Ever since 1841, the market requires that US states running up questionable levels of debt pay an interest-rate premium to compensate for the default risk. By contrast, Greece and the eurozone’s other heavy borrowers were able to borrow at interest rates that had fallen to virtually the same level as German Bunds. Had the ECB operated from the outset under a rule prohibiting it from accepting SGP-noncompliant countries’ debt as collateral, the entire eurozone sovereign-debt problem might have been avoided.
Moreover, even the most fiscally dysfunctional US states, like California, do not operate on a scale remotely near that of European national governments. When citizens began in the twentieth century to demand more from their governments – defense, entitlement spending, etc. – the expansion in the US took place at the federal level, where spending today amounts to 24% of GDP, compared to just 1.2% of GDP for the European Union budget.
The version of Eurobonds that might work as the missing long-term enforcement mechanism is almost the reverse of the Germans’ ERF proposal: the “blue bonds” proposed two years ago by Jacques Delpla and Jakob von Weizsäcker. Under this plan, only debt issued by national authorities below the 60%-of-GDP threshold could receive eurozone backing and seniority. When a country issued debt above the threshold, the resulting “red bonds” would lose this status.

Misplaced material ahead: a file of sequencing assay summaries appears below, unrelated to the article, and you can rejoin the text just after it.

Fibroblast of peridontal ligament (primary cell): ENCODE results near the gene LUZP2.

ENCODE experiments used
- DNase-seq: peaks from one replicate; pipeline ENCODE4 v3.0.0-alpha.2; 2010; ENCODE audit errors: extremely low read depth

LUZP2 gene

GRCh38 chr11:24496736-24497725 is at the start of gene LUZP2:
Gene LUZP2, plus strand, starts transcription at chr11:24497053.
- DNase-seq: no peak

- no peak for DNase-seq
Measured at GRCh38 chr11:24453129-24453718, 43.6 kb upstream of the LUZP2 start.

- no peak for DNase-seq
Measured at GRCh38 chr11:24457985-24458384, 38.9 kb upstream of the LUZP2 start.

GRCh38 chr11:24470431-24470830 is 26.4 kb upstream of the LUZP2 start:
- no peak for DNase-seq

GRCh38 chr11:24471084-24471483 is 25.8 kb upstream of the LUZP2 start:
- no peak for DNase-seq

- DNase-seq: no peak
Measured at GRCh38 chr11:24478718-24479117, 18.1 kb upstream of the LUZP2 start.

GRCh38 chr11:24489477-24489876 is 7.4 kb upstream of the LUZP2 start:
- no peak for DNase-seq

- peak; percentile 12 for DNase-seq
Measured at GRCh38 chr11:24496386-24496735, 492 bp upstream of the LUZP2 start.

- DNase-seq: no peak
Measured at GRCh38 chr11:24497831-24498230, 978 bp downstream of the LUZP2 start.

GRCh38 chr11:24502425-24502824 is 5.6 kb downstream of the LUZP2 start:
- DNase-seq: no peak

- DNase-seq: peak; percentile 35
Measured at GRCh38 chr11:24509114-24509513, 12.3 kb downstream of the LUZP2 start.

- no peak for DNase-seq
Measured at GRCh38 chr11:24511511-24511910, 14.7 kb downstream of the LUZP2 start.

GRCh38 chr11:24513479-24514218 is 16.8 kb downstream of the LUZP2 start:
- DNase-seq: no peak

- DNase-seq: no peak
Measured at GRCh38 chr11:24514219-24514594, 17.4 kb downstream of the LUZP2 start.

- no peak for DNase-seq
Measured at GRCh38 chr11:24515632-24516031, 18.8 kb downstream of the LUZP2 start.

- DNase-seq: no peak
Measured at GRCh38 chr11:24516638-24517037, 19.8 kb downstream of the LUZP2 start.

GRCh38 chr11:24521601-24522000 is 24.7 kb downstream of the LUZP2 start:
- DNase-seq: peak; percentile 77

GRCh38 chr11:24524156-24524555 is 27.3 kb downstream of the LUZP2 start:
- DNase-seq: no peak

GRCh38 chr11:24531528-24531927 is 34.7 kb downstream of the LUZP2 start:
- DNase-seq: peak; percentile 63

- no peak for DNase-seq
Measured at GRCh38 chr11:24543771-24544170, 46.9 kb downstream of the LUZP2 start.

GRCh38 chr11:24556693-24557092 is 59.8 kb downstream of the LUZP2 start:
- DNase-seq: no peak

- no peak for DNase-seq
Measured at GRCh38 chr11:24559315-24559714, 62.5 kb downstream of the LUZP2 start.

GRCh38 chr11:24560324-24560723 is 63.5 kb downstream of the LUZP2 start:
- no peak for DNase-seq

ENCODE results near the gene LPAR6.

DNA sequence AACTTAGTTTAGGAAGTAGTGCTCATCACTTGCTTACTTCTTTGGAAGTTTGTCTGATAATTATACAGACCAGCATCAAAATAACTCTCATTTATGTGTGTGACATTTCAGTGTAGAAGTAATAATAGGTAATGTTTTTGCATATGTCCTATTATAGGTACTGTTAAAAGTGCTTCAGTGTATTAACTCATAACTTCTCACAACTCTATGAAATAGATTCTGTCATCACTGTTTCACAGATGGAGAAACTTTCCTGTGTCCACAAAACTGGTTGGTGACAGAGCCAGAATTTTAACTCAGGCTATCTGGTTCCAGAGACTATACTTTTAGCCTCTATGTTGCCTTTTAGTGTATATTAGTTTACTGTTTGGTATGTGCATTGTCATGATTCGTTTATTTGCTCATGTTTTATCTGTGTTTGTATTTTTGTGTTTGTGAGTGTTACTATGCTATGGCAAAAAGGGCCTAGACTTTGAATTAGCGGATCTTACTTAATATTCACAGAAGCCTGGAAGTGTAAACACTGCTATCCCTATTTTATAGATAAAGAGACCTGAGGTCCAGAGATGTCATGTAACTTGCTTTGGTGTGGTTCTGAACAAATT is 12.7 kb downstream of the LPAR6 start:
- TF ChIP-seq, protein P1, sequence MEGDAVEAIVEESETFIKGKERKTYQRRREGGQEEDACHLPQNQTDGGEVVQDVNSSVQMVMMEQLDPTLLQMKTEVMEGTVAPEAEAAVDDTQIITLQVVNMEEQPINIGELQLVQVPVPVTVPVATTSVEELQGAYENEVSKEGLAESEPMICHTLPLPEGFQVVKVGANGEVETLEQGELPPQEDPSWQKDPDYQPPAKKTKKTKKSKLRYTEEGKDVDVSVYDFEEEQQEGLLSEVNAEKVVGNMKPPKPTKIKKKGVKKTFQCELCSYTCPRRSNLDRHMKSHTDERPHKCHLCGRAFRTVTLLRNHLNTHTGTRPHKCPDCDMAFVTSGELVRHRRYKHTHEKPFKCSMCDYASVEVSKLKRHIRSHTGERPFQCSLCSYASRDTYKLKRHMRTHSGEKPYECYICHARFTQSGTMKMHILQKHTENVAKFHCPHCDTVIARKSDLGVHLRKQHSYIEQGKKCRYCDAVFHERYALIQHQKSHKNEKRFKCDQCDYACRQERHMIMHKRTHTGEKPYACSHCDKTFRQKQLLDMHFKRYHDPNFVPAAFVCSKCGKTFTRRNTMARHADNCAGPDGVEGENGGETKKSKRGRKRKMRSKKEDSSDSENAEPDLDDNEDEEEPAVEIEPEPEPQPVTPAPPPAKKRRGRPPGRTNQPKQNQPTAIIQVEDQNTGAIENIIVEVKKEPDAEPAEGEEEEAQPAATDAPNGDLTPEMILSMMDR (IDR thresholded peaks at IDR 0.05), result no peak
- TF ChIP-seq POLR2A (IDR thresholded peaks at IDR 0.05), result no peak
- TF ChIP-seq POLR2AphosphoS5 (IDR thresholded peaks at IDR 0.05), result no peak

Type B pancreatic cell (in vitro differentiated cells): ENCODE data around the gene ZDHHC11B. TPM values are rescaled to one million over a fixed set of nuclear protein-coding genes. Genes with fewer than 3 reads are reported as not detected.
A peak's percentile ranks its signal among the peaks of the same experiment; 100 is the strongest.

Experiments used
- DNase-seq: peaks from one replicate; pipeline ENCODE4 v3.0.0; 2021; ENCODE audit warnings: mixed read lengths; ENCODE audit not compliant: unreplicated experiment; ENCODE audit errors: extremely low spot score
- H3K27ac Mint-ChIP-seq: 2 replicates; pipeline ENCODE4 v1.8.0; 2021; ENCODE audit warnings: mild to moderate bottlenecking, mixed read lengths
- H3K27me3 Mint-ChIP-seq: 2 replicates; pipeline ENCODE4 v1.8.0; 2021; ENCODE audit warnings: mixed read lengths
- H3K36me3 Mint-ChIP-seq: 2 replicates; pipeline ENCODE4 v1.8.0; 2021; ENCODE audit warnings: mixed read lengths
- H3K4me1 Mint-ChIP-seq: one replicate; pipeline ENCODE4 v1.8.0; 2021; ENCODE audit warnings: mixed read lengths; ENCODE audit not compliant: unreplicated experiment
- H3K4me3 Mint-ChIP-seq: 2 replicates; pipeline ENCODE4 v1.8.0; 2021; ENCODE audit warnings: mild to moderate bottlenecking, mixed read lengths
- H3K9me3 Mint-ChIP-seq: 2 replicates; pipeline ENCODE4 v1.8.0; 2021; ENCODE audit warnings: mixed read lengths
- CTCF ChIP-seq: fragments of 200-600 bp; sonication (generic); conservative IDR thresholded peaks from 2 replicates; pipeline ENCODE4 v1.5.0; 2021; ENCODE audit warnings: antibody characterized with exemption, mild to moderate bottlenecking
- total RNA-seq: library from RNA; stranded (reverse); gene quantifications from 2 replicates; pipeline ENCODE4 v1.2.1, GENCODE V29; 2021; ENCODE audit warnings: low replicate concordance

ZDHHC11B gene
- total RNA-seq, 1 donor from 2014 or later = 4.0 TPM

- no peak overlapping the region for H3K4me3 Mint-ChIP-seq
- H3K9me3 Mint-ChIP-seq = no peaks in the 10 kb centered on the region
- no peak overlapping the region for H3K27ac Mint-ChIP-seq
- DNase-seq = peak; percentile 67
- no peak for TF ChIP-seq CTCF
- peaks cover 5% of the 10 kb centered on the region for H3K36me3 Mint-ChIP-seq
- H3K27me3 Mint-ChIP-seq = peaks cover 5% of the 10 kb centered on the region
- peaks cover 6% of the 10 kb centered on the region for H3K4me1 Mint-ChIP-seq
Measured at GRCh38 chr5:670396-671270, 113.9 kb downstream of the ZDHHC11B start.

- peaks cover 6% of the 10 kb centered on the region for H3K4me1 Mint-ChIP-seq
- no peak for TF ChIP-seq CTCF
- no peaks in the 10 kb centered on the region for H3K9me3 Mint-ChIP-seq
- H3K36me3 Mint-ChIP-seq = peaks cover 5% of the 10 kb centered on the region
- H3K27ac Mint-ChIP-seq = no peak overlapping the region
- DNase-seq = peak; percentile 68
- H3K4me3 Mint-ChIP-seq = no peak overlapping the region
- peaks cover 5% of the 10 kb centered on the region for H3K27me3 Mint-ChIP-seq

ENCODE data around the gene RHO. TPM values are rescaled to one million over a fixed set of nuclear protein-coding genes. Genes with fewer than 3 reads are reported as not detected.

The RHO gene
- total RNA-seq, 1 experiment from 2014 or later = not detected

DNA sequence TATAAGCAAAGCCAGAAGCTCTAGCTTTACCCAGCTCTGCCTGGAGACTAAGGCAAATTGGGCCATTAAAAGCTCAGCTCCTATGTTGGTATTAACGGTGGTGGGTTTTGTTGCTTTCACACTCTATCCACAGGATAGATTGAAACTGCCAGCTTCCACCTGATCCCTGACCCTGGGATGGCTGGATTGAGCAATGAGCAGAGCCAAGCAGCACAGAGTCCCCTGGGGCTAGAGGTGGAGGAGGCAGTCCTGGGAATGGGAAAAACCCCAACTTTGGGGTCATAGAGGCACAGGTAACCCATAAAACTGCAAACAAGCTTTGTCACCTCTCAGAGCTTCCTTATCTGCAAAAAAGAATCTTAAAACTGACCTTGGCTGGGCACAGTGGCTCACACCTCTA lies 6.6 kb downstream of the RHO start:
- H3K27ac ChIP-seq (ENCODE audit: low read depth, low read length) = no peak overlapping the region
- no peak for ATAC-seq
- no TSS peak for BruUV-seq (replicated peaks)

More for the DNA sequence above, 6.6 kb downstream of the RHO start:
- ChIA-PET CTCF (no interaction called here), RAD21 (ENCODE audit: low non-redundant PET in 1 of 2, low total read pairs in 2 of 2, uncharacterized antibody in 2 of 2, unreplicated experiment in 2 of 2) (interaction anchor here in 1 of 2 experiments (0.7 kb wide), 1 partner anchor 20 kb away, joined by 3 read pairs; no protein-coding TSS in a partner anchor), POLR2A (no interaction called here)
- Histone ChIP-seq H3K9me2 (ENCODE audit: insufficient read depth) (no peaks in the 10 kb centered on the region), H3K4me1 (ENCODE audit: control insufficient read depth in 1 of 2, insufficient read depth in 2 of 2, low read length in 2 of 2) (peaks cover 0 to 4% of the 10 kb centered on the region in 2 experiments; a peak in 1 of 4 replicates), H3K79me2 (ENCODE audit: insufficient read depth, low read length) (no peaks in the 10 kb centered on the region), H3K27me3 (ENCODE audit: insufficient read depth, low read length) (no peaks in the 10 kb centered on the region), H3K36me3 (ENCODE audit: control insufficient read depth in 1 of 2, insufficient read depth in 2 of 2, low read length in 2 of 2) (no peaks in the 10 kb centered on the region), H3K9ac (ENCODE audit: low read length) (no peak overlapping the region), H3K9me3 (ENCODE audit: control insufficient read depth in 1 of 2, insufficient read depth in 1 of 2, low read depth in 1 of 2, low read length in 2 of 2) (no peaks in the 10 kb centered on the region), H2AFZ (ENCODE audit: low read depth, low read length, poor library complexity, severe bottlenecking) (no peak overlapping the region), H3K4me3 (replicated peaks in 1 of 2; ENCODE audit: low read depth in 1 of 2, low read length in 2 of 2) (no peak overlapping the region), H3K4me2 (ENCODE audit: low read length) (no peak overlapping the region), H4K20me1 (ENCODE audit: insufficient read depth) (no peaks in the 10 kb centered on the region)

The point is that the enforcement mechanism would be truly automatic: market interest rates would provide the discipline that bureaucrats in Brussels cannot. If private investors judged that the new debt had been incurred in temporary circumstances genuinely beyond the government’s control (say, a natural disaster), they would not impose a large interest-rate penalty. Otherwise, the risk-premium mechanism would operate on the red bonds, much as it does on US states.
Of course, the eurozone cannot establish a blue-bond regime without first solving the problems of debt overhang and troubled banks. Otherwise, the plan itself would be destabilizing, because almost all countries would immediately be in the red. Many countries, with debt/GDP ratios already far in excess of 60%, face high borrowing costs and austerity-deepened recessions as well. Sharing their debt burden up to 60% of GDP would be substantial assistance, but it would not necessarily restore debt sustainability.
Thus, Eurobonds are not a complete solution. In the short term, Greece may well default and leave the euro. Governments and banks in other countries will then have to be insulated from the conflagration through a combination of bailout money and strong policy conditionality.
Creating this fire break between Greece and Europe’s core would have been far easier two years ago, before debt/GDP ratios and sovereign spreads climbed so high, and before eurozone leaders’ credibility sank so low, or even one year ago. It might or might not work today.
But one thing seems clear. German taxpayers, whose longstanding suspicion of profligate Mediterranean euro members has been vindicated, will not be happy when asked to pay still more for the cause of European integration. At a minimum, they will need some credible reason to believe that 20 years of false assurances have come to an end – that this is the last bailout.
The fiscal compact alone cannot provide that reason. The blue-bonds scheme just might.